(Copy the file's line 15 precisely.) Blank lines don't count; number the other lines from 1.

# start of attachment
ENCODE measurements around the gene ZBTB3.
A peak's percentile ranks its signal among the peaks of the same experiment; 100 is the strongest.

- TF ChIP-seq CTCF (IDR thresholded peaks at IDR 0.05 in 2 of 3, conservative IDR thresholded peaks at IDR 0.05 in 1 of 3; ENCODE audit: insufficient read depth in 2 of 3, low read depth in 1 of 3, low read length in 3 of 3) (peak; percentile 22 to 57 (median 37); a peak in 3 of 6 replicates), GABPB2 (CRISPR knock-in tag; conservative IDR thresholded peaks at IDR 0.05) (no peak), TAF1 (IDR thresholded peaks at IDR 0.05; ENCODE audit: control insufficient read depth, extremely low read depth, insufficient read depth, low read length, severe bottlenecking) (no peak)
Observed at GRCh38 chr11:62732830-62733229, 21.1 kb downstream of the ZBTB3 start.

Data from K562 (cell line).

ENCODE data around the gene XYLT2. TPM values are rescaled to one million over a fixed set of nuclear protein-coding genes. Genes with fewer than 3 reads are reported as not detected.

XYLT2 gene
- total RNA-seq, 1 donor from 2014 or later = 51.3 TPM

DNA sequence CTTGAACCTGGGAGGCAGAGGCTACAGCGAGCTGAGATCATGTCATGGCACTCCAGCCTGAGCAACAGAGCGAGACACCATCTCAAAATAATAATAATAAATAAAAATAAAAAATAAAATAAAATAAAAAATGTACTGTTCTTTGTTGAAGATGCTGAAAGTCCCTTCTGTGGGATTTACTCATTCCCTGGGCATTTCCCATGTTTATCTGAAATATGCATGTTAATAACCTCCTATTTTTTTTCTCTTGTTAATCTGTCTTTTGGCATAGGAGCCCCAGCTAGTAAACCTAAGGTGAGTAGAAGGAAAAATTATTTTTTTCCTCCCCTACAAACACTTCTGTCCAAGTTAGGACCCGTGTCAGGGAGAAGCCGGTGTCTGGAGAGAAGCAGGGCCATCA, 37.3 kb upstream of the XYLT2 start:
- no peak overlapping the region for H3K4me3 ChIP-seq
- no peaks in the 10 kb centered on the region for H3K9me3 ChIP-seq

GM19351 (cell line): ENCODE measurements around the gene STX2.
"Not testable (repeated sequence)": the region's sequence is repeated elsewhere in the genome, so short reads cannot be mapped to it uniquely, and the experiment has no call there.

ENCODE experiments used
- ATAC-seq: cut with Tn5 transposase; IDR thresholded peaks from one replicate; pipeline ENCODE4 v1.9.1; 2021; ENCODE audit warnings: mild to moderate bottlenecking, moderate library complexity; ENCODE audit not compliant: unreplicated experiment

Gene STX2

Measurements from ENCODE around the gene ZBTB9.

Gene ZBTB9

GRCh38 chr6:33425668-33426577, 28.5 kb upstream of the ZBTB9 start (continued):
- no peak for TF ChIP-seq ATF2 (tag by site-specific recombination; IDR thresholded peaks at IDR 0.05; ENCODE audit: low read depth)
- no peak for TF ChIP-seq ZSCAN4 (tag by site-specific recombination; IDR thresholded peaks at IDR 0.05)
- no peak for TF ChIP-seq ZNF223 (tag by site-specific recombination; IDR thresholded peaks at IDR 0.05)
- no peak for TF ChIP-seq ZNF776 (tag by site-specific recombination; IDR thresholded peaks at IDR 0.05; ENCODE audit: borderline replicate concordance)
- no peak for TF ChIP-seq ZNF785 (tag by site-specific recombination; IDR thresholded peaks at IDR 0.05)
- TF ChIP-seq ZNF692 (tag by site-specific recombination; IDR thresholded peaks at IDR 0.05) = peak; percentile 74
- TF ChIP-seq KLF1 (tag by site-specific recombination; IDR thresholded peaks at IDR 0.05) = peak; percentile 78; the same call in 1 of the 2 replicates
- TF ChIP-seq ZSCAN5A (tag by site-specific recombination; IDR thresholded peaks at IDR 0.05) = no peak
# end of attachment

- ATAC-seq: cut with Tn5 transposase; IDR thresholded peaks from one replicate; pipeline ENCODE4 v1.9.1; 2021; ENCODE audit warnings: mild to moderate bottlenecking, moderate library complexity; ENCODE audit not compliant: unreplicated experiment